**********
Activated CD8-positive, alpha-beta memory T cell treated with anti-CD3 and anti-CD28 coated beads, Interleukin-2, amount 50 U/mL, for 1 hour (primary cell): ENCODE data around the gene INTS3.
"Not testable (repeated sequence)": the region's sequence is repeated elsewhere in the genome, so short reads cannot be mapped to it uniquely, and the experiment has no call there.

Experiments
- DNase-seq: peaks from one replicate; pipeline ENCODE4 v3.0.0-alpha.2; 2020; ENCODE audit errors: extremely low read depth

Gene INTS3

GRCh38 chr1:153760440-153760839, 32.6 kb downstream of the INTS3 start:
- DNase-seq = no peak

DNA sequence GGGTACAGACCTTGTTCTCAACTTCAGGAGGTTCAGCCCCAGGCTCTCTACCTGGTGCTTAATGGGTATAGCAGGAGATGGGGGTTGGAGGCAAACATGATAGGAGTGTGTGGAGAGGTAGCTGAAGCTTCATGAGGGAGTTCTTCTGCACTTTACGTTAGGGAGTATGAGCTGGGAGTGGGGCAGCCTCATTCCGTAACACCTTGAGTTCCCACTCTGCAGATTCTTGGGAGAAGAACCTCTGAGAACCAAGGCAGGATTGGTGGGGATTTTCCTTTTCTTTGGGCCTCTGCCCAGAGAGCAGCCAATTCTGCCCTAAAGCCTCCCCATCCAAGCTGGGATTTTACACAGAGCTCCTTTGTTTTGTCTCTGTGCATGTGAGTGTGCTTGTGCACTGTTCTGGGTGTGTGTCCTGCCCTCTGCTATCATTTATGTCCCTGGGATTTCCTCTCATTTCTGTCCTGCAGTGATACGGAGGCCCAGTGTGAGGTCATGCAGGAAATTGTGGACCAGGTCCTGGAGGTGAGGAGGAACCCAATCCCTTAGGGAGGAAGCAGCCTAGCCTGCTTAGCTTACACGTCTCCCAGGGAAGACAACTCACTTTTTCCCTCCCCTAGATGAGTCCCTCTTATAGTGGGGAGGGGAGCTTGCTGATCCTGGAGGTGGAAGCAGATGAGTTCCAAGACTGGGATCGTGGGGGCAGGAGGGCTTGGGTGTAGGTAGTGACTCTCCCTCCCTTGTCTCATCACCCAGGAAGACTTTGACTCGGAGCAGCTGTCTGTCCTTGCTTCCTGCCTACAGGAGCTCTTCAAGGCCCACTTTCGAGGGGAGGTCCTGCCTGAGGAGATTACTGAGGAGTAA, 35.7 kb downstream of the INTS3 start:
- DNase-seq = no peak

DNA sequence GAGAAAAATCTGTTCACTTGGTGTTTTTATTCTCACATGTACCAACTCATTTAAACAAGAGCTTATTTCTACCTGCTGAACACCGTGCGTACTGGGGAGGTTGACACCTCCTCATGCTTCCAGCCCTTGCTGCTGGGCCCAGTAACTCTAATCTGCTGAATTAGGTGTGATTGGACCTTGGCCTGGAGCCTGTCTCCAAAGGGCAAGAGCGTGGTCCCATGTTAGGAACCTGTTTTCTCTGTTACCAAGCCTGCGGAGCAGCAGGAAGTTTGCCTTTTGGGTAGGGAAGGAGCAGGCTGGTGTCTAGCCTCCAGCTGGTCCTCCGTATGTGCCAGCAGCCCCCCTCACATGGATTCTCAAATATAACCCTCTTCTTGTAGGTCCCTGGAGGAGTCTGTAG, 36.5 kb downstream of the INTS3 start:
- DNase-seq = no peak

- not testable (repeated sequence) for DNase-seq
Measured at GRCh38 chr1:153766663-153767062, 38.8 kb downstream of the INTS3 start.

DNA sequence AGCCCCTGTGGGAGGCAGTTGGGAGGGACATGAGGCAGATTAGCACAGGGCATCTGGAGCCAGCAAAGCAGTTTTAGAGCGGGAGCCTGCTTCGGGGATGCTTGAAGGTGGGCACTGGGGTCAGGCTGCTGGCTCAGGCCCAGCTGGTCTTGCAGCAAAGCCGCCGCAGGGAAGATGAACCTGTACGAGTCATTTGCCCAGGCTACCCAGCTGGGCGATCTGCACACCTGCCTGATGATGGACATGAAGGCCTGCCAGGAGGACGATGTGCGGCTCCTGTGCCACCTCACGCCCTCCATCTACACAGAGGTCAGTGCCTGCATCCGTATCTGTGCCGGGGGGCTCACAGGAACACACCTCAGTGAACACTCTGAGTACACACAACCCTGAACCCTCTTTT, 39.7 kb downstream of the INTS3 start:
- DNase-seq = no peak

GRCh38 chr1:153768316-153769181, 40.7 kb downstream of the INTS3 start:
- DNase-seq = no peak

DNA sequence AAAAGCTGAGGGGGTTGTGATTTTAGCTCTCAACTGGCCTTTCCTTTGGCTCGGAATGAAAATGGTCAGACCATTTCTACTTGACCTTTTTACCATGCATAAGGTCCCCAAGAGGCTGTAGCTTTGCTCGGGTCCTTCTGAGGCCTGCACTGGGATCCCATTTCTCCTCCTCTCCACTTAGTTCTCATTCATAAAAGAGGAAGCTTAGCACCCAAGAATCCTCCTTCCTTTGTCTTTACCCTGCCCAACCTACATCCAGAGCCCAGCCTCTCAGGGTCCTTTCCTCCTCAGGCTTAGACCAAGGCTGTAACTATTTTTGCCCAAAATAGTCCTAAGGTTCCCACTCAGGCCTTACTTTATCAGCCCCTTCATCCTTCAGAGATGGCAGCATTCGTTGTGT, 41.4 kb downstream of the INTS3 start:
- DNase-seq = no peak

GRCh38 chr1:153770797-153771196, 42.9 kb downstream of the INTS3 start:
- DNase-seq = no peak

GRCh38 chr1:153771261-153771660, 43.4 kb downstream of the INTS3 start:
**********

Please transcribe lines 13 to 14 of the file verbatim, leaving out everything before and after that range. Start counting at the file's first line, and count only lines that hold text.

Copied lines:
Measured at GRCh38 chr1:153766663-153767062, 38.8 kb downstream of the INTS3 start.

DNA sequence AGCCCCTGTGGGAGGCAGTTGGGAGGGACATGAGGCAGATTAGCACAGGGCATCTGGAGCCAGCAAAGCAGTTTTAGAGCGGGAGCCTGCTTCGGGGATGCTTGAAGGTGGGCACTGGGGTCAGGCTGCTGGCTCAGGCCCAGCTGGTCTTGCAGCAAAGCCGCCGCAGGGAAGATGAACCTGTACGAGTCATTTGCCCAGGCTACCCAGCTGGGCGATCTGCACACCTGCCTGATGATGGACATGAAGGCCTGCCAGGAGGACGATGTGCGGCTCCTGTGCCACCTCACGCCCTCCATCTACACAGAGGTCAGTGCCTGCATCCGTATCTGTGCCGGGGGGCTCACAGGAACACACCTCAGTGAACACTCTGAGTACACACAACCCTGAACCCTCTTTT, 39.7 kb downstream of the INTS3 start: